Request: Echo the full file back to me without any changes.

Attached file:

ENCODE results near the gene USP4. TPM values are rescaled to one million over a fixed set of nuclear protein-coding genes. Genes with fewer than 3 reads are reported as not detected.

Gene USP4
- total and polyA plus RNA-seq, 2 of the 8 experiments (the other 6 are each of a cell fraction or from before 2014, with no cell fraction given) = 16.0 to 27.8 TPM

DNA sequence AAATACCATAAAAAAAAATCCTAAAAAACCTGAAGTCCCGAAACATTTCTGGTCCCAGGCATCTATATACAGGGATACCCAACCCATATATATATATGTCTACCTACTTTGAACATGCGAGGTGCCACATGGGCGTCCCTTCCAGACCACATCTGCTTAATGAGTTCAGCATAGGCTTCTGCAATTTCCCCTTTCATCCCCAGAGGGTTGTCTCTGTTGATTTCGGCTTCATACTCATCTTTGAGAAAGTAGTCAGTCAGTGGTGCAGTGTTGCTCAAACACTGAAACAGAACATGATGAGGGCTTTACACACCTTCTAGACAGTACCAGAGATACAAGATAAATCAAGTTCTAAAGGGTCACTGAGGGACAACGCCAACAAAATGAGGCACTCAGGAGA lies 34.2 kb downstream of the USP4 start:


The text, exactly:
ENCODE results near the gene USP4. TPM values are rescaled to one million over a fixed set of nuclear protein-coding genes. Genes with fewer than 3 reads are reported as not detected.

Gene USP4
- total and polyA plus RNA-seq, 2 of the 8 experiments (the other 6 are each of a cell fraction or from before 2014, with no cell fraction given) = 16.0 to 27.8 TPM

DNA sequence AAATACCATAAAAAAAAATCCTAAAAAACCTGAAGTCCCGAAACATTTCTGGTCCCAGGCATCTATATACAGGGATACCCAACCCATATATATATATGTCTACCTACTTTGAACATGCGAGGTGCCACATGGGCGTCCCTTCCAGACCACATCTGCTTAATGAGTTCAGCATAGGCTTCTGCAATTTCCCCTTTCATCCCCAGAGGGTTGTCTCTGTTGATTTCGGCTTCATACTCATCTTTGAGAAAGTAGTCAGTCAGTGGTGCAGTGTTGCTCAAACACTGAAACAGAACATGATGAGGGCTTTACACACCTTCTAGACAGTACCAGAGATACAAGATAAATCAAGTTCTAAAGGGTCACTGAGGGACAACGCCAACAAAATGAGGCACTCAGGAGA lies 34.2 kb downstream of the USP4 start: